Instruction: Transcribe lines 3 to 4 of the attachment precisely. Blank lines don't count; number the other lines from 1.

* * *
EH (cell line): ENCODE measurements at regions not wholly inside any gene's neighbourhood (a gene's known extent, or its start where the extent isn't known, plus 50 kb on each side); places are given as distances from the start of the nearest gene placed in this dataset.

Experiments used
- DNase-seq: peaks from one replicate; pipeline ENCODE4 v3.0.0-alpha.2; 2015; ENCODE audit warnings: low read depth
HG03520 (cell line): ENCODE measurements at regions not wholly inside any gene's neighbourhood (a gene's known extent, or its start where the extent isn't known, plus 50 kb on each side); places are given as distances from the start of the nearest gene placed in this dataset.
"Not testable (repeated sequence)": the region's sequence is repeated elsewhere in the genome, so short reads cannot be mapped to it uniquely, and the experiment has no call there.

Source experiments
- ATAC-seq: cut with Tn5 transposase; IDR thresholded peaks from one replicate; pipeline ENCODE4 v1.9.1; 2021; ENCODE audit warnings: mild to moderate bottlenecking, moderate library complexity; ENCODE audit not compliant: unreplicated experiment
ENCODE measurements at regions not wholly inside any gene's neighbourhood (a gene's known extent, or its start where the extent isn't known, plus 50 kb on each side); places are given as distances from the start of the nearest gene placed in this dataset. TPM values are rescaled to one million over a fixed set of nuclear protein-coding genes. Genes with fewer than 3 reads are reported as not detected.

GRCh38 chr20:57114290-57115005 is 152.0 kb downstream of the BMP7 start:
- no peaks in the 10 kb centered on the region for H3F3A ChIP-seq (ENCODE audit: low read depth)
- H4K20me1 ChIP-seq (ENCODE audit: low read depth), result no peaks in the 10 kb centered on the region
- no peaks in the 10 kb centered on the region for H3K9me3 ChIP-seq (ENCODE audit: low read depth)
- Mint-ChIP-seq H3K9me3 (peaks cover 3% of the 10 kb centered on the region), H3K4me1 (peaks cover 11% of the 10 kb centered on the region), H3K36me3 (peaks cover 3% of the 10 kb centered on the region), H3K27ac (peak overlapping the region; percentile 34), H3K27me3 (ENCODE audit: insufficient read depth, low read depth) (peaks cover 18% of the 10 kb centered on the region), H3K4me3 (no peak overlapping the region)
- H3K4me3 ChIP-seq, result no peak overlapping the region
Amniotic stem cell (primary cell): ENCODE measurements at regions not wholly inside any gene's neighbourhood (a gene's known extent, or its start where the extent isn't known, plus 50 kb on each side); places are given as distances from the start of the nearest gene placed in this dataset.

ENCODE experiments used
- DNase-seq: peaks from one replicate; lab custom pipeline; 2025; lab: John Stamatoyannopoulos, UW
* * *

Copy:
- DNase-seq: peaks from one replicate; pipeline ENCODE4 v3.0.0-alpha.2; 2015; ENCODE audit warnings: low read depth
HG03520 (cell line): ENCODE measurements at regions not wholly inside any gene's neighbourhood (a gene's known extent, or its start where the extent isn't known, plus 50 kb on each side); places are given as distances from the start of the nearest gene placed in this dataset.